The Aputure Amaran 100D and 200D are Aputure’s take on the entry-level lights commonly used by YouTubers The 100D and 200D are daylight balanced, although there are 100X and 200X bi-colour versions, too, and feature a Bowens mount on the front, letting you utilise the wide array of Bowens mount modifiers available on the market. They offer wireless smartphone control from Aputure’s Sidus Link app, which works very well. They can be powered using the included AC adapter or taken on the road using Aputure’s 2-bay Power Station.
Colbor CL100 (Amazon) – $199.99
The Colbor CL100 (review here) is another 100W LED light aimed towards YouTubers and smaller productions. With 100W output, this 2700K-6500K LED light offers a 97+ CRI and is extremely quiet, even when the fan’s on at full speed. There’s no DC power option for this one, though, so you’re pretty much stuck on AC power. It comes with an included remote control, although a smartphone app is on the way.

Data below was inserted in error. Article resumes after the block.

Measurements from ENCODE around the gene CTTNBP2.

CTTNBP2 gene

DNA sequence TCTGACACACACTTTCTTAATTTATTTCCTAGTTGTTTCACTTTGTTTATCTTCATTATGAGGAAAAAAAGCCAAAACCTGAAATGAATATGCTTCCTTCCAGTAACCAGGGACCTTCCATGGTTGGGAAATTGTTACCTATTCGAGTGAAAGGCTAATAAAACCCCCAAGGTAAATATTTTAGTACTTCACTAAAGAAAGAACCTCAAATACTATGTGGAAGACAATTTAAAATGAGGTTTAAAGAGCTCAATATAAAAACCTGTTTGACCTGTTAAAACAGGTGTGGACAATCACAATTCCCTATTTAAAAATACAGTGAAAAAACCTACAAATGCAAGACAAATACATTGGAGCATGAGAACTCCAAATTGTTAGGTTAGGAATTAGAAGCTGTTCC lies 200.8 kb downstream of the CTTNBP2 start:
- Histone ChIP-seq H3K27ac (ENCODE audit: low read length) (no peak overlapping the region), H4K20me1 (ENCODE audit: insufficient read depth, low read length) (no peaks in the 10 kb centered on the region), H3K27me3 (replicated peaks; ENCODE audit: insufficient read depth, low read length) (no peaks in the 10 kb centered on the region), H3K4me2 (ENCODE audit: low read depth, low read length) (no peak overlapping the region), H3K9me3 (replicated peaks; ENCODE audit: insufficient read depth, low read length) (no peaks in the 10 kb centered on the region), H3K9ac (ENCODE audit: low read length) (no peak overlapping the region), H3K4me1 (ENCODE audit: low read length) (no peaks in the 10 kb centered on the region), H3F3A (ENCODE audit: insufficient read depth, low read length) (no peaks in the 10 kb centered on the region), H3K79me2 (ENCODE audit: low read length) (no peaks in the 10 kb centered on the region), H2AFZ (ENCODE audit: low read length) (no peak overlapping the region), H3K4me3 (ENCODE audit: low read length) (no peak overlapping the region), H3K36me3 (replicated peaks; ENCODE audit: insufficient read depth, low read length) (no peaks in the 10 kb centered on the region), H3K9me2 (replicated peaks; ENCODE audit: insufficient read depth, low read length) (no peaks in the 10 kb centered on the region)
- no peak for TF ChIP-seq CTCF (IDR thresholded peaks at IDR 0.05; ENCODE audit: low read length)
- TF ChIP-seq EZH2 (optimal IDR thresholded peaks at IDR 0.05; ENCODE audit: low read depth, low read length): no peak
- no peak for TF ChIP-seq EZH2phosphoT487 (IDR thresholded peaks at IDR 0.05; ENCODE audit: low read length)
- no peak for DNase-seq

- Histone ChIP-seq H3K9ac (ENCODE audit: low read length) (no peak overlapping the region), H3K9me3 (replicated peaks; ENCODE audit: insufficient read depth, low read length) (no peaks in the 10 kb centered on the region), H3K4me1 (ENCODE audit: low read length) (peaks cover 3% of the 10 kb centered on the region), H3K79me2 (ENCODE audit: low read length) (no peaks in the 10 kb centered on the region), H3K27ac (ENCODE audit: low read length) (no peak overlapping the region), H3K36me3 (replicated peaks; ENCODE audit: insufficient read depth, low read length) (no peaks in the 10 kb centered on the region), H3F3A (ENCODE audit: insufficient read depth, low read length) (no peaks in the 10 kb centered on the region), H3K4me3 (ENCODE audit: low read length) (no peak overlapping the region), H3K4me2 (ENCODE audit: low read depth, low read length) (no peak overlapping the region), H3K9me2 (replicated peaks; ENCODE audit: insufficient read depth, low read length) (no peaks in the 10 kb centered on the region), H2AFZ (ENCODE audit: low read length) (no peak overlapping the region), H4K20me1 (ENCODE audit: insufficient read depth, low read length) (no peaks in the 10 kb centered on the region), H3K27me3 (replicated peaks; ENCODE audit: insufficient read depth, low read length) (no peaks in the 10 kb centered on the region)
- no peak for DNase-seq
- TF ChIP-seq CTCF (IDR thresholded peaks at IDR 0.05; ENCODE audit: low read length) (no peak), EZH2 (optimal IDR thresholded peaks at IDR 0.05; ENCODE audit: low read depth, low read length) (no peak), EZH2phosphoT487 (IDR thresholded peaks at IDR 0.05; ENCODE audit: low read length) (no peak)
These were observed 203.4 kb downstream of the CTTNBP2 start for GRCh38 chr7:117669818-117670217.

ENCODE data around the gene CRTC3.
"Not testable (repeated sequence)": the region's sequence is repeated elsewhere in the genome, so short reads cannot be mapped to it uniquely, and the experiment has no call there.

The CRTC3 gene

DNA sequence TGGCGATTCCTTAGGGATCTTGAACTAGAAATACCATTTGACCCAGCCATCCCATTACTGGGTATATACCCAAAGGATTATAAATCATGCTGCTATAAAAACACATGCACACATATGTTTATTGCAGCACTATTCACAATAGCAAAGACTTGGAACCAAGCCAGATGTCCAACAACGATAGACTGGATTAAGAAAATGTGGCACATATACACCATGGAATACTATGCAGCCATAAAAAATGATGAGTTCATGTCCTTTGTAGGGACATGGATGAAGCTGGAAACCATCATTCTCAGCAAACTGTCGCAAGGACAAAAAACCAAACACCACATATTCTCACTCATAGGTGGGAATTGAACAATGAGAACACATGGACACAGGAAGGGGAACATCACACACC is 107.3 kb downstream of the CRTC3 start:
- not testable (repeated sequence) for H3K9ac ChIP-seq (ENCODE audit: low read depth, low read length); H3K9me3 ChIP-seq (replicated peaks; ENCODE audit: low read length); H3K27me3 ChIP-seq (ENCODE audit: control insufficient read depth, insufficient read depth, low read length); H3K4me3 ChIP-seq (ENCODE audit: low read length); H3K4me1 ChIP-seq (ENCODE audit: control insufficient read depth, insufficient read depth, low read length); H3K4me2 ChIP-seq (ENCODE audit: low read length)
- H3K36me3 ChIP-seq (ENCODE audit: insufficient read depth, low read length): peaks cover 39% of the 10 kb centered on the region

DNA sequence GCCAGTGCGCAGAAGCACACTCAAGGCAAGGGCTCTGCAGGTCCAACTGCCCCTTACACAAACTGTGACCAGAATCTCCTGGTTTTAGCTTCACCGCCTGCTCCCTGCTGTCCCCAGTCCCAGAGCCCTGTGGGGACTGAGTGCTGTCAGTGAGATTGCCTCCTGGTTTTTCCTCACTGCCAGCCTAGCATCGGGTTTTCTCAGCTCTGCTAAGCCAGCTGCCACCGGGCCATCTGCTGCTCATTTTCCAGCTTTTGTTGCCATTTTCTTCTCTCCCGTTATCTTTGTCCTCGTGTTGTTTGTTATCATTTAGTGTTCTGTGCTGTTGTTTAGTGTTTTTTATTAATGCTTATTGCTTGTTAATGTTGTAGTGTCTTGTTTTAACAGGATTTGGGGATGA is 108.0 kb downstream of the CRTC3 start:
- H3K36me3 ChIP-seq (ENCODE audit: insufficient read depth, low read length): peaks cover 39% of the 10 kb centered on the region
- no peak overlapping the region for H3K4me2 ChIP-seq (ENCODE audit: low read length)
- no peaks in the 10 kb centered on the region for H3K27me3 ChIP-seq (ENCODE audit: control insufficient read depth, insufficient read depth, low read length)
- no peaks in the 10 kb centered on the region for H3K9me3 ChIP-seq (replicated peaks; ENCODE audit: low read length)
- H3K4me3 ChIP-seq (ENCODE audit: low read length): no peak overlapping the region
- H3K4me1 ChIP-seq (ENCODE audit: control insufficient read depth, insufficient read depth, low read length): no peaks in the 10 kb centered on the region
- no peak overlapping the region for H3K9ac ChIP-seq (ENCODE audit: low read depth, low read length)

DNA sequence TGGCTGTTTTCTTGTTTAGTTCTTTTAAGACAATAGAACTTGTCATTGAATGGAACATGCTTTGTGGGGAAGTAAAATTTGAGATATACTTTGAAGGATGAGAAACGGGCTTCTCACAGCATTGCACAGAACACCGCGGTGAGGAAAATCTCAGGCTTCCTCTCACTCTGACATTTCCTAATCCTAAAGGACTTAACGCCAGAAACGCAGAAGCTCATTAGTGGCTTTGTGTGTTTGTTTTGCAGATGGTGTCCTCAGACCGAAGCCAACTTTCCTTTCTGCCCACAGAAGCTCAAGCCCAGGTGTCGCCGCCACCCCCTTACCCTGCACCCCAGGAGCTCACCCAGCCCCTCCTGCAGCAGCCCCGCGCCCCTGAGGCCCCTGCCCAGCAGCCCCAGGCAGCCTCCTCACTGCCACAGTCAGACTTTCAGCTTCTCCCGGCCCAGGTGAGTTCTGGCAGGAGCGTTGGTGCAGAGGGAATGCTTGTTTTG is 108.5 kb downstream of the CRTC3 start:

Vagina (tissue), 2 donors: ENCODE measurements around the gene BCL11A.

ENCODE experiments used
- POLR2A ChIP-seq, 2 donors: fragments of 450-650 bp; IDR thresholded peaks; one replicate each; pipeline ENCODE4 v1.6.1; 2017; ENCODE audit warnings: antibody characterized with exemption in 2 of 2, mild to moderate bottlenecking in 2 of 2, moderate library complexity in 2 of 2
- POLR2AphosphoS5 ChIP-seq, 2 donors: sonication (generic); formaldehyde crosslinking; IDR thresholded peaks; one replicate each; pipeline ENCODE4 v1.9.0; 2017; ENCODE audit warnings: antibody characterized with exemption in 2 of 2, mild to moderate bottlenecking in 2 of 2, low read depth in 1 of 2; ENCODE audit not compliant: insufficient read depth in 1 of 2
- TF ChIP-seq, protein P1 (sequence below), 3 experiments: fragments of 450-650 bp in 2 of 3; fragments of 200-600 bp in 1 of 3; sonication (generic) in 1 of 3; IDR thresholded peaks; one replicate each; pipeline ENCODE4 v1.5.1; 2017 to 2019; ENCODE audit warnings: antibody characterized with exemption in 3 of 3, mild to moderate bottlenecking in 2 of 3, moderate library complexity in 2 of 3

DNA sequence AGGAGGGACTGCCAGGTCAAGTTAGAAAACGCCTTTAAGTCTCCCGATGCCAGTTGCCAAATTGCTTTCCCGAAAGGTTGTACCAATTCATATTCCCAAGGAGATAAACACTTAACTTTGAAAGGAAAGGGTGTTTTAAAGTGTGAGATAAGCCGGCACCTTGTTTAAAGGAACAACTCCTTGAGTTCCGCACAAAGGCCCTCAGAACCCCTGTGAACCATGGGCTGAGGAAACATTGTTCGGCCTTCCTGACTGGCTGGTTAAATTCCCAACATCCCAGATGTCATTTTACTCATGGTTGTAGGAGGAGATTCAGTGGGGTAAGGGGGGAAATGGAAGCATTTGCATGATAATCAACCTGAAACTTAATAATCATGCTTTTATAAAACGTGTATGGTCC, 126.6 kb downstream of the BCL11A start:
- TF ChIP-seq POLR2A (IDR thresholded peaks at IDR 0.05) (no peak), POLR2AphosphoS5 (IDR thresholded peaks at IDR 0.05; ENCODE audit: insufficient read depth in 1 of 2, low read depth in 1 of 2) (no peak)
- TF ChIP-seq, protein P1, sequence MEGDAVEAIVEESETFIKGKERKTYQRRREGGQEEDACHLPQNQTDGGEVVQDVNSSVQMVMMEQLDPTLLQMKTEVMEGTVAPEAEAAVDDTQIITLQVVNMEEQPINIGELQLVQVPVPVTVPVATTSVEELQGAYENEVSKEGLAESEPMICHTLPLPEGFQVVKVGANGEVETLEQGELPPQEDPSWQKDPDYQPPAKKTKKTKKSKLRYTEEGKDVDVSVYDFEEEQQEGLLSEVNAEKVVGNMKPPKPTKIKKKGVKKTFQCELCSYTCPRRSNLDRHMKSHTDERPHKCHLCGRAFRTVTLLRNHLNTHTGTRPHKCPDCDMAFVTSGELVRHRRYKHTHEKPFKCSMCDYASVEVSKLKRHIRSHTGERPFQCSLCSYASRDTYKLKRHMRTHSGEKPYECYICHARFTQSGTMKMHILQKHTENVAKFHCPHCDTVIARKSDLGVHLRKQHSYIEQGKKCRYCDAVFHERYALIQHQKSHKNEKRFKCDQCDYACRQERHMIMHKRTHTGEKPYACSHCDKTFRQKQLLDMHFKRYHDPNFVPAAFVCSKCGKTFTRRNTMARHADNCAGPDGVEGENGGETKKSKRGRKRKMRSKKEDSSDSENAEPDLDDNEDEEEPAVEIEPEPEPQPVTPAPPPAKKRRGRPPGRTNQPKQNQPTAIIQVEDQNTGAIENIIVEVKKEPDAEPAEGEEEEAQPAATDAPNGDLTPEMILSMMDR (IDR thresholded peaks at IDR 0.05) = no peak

If you prefer LED panels over monoblock style lights, Aputure has released their Amaran P60x and P60c LED lights. The P60x is a bicolour LED panel with a temperature range of 3200K-6500K, a CRI of 95+ and a TLCI of 97+. The P60c is an RGBWW LED panel with a wider 2500K-7500K colour temperature along with green/mangenta adjust and full command of the RGB spectrum with HSI mode. Both lights also include a bunch of built-in lighting effects, along with user presets and remote control from the Sidus Link app.
the StellarPro Reflex S is something of an oddity compared to the other lights we’ve shown here. For a start, it claims to be “the first true continuous strobe hybrid” meaning that it is both a continuous video LED light as well as a flash. But it also has a rather unusual form factor compared to everything else we usually see. Despite this, it’s compatible with Bowens, Profoto and Chimera modifiers with the appropriate adapter, is IP65 rated, drop-proof and accepts D-Tap power. It’ll also let you shoot at up to 20 frames per second at full power!
Nanlite Evoke 1200 (B&H) – $3,350